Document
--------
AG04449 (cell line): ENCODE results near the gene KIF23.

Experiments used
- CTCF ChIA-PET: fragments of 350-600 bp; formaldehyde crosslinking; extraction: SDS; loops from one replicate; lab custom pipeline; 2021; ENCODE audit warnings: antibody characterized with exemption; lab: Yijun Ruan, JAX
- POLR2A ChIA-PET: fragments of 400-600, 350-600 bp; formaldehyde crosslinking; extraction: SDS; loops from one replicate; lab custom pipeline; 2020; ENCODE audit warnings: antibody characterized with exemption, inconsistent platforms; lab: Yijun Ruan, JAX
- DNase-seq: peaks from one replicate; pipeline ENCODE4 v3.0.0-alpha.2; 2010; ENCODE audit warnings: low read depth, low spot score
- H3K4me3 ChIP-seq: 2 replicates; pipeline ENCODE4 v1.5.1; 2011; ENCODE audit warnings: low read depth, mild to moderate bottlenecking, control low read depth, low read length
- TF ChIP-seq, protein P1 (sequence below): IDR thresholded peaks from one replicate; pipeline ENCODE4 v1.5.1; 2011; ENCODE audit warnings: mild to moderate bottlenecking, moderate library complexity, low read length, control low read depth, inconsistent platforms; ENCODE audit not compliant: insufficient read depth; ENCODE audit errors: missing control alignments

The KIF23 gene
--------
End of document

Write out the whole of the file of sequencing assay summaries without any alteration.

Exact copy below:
AG04449 (cell line): ENCODE results near the gene KIF23.

Experiments used
- CTCF ChIA-PET: fragments of 350-600 bp; formaldehyde crosslinking; extraction: SDS; loops from one replicate; lab custom pipeline; 2021; ENCODE audit warnings: antibody characterized with exemption; lab: Yijun Ruan, JAX
- POLR2A ChIA-PET: fragments of 400-600, 350-600 bp; formaldehyde crosslinking; extraction: SDS; loops from one replicate; lab custom pipeline; 2020; ENCODE audit warnings: antibody characterized with exemption, inconsistent platforms; lab: Yijun Ruan, JAX
- DNase-seq: peaks from one replicate; pipeline ENCODE4 v3.0.0-alpha.2; 2010; ENCODE audit warnings: low read depth, low spot score
- H3K4me3 ChIP-seq: 2 replicates; pipeline ENCODE4 v1.5.1; 2011; ENCODE audit warnings: low read depth, mild to moderate bottlenecking, control low read depth, low read length
- TF ChIP-seq, protein P1 (sequence below): IDR thresholded peaks from one replicate; pipeline ENCODE4 v1.5.1; 2011; ENCODE audit warnings: mild to moderate bottlenecking, moderate library complexity, low read length, control low read depth, inconsistent platforms; ENCODE audit not compliant: insufficient read depth; ENCODE audit errors: missing control alignments

The KIF23 gene